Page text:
Do we still have winters ?

The consequences of the disruption of the seasons on the agriculture

The disruption of the seasons has profound repercussions on many aspects of our planet. For farmers, whose activities depend closely on natural cycles, this poses considerable challenges. From planting timing to harvest management, farmers are faced with a new climatic reality that requires rapid adaptation.

Winters are milder and shorter, while summers are longer and often hotter. For farmers, this means that crop growth periods can be deregulated, with temperatures and rainfall no longer in line with seasonal expectations.

This has a direct impact on crops. For example, milder winters can lead to an increase in pest infestations, which were traditionally reduced by winter frost. Similarly, hotter, drier summers can lead to water shortages and water stress for crops, compromising yield and quality. 

Increased variability in climatic conditions also makes agricultural planning more difficult. Farmers can no longer rely on traditional weather models to accurately predict future conditions. Sudden fluctuations in temperature, extreme weather events such as storms and droughts, and unpredictable changes in precipitation, have become commonplace, making crop and farm management even more complex.

How did this affect us this year ? 

Farmers often have to find ways of adjusting their growing practices to meet these new challenges. We invest a lot of effort in a more efficient irrigation system, as unfortunately we had to use it even during those winter months. To our great regret, we had to continue watering the trees almost six days out of 7, otherwise they wouldn’t have survived, whereas at this time of year we should only have needed to do so once a week, if at all.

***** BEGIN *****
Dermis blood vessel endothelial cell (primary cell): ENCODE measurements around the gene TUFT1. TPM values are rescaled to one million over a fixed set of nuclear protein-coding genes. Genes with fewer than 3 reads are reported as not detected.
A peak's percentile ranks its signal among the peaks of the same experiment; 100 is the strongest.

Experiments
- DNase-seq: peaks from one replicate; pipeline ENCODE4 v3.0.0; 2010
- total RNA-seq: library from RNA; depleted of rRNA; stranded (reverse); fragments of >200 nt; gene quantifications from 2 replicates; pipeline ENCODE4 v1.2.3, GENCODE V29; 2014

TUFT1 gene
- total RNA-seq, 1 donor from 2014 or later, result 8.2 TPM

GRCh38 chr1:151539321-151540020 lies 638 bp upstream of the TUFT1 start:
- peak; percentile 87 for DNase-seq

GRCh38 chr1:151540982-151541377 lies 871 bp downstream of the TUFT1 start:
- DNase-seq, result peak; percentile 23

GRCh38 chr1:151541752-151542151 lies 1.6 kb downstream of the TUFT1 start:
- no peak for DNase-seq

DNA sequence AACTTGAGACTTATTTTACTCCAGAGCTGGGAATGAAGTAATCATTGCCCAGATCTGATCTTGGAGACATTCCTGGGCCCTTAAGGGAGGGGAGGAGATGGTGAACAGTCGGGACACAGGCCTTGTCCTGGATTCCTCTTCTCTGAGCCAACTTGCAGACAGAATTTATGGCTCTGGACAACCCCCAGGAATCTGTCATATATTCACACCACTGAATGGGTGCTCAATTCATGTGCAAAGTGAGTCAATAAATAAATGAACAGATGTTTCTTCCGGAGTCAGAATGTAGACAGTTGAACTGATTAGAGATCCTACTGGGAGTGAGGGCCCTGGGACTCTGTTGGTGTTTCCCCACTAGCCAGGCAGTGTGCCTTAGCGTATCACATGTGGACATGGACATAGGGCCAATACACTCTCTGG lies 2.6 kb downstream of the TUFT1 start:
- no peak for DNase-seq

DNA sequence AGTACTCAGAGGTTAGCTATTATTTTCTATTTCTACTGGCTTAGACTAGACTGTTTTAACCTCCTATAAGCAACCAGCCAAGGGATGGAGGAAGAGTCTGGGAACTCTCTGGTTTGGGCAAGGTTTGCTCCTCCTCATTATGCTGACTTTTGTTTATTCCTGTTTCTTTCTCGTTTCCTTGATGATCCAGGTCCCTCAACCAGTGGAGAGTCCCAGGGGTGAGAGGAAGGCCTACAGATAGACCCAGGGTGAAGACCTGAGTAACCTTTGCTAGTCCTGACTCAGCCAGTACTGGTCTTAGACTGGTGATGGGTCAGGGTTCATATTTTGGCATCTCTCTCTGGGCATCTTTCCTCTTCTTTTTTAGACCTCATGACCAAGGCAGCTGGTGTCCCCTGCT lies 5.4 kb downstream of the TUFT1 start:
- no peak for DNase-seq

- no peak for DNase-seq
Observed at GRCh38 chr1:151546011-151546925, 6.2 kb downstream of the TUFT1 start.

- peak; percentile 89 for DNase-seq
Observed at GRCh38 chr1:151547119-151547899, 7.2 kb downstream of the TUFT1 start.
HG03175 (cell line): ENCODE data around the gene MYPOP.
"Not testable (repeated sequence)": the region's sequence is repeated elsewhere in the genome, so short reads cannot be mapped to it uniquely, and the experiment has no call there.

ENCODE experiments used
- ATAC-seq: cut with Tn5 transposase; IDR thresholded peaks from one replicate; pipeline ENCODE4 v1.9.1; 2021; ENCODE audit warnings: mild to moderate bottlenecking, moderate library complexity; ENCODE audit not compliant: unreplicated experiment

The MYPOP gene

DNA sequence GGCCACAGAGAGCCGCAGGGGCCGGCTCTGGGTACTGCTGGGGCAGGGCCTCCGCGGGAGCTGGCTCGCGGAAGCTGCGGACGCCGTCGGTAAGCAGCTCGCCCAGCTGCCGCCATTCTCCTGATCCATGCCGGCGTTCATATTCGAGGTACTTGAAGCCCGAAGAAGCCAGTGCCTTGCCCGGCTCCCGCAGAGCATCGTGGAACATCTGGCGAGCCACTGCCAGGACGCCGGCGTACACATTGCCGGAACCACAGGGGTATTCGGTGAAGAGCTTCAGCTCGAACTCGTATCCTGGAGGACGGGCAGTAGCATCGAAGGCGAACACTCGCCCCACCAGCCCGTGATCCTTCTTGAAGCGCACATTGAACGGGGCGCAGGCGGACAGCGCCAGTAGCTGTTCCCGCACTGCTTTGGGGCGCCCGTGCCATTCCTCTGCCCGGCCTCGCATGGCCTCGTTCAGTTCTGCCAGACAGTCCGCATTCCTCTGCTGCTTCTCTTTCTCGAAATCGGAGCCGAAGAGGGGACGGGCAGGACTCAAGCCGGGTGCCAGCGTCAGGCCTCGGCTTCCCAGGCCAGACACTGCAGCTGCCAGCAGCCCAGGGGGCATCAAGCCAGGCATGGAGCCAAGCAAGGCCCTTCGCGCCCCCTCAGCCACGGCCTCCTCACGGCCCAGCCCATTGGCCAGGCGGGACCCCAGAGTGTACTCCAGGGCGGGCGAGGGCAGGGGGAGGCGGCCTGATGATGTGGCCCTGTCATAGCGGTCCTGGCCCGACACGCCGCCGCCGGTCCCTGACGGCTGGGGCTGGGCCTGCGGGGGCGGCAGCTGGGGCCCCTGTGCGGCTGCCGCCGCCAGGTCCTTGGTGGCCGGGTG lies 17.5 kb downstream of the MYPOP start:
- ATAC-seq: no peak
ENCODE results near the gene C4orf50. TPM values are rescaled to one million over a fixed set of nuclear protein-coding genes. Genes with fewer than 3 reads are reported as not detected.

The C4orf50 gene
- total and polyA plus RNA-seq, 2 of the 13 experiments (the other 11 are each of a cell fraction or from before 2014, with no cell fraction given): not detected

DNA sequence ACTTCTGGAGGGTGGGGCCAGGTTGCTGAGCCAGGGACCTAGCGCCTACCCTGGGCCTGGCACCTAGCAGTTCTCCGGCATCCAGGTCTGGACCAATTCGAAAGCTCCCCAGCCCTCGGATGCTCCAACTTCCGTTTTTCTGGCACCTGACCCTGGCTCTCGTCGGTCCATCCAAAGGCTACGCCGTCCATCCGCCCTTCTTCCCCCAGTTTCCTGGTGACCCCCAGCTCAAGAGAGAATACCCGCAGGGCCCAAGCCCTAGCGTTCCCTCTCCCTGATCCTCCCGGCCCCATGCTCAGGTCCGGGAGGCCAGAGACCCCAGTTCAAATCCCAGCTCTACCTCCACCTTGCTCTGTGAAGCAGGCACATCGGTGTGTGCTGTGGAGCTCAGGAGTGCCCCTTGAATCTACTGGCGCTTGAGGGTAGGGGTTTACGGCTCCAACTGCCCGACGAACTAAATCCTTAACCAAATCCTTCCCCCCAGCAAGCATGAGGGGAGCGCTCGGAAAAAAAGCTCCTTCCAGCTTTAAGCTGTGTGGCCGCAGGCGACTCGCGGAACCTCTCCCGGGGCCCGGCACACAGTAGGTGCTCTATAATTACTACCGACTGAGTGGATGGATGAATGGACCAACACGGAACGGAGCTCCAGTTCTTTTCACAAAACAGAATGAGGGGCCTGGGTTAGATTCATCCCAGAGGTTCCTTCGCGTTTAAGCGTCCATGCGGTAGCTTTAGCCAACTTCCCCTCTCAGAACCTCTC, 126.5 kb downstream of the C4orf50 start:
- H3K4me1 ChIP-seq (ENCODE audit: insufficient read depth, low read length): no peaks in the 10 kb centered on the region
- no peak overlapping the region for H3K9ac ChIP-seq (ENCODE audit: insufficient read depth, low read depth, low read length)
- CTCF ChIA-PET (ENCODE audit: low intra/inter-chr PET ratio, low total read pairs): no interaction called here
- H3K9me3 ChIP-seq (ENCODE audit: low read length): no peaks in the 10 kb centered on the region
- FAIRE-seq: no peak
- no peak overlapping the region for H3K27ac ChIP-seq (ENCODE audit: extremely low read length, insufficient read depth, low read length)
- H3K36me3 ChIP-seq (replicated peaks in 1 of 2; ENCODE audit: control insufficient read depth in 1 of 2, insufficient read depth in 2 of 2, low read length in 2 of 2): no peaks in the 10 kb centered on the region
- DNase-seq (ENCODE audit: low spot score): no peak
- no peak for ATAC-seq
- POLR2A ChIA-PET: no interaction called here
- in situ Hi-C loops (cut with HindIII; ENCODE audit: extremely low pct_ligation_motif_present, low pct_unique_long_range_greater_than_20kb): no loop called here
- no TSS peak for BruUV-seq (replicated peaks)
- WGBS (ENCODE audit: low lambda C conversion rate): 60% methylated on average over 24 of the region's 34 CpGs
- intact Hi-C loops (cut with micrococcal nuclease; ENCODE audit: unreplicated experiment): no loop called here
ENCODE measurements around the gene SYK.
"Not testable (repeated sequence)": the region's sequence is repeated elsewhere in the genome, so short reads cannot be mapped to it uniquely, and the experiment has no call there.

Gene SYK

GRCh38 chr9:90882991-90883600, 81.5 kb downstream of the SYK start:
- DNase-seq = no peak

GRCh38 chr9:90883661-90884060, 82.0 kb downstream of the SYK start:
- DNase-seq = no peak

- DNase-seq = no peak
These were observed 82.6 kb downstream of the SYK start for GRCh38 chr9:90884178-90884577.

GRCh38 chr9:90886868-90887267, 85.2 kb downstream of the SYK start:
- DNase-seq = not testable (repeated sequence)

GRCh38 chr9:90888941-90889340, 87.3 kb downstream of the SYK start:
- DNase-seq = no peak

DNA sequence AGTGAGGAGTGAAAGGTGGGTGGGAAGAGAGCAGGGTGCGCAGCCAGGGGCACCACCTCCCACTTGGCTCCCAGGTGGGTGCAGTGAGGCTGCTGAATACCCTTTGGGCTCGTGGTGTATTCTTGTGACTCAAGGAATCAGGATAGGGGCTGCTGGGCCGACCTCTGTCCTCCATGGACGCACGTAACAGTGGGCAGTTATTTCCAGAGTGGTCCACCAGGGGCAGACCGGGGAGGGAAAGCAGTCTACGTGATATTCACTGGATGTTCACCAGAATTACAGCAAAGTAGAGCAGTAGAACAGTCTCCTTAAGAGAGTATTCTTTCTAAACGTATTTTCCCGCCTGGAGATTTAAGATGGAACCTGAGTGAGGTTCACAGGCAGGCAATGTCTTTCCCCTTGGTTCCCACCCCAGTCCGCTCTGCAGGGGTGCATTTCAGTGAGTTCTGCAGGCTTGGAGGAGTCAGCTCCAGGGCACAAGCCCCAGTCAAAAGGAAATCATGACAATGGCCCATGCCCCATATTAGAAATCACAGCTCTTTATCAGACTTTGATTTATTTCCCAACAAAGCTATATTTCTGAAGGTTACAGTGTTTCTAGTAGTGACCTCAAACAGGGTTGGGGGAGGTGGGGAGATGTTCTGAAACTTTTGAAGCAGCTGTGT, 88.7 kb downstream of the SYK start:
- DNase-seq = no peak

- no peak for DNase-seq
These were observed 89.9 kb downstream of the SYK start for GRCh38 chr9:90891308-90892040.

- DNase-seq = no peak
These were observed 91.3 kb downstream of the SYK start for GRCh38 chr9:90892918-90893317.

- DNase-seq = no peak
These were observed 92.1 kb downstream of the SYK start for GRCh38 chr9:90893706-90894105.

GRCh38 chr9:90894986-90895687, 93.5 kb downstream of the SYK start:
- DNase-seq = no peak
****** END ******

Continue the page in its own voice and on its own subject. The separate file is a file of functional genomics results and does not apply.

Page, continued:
In addition to the lack of water, we experienced very intense winds in October and November, which severely damaged our trees, already weakened by the difficult weather conditions. We are very much afraid of losing a large part of our orange trees, especially in the Verger de Alicia plantation, where we are still waiting to see how the trees will recover.


Ultimately, the consequences of climate change on the seasons have significant economic repercussions for farmers. Crop losses, the additional costs of adapting to new climatic conditions, and uncertainty about future climate stability, can jeopardize the economic viability of farms, particularly for smallholders with limited resources to cope with these challenges. This year, the harvest was so poor that we had to take the decision to limit the shipment of the fruits solely to the owners of an orange tree.

Planning becomes more and more difficult as we have to constantly adjust our planting and harvesting calendars to better match current climatic conditions.

What actions do we take ? 

In the face of these challenges, it is imperative that we adopt more sustainable and resilient farming practices that take into account the new climatic realities. This can include adopting soil conservation techniques, like creating vegetal cover, to prevent erosion, diversifying crops to reduce the risks associated with dependence on a single crop, and investing in infrastructure and technologies that enable more efficient use of natural resources and better pest detection. That is why we think it is so important to collaborate with other experts and farmers to exchange best practices.

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